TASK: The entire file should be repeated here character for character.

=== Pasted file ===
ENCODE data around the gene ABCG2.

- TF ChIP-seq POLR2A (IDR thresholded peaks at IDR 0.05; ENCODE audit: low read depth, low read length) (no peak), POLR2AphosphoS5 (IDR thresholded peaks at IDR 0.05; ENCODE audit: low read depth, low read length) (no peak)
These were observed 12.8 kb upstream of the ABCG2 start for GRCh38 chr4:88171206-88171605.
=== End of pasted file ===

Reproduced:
ENCODE data around the gene ABCG2.

- TF ChIP-seq POLR2A (IDR thresholded peaks at IDR 0.05; ENCODE audit: low read depth, low read length) (no peak), POLR2AphosphoS5 (IDR thresholded peaks at IDR 0.05; ENCODE audit: low read depth, low read length) (no peak)
These were observed 12.8 kb upstream of the ABCG2 start for GRCh38 chr4:88171206-88171605.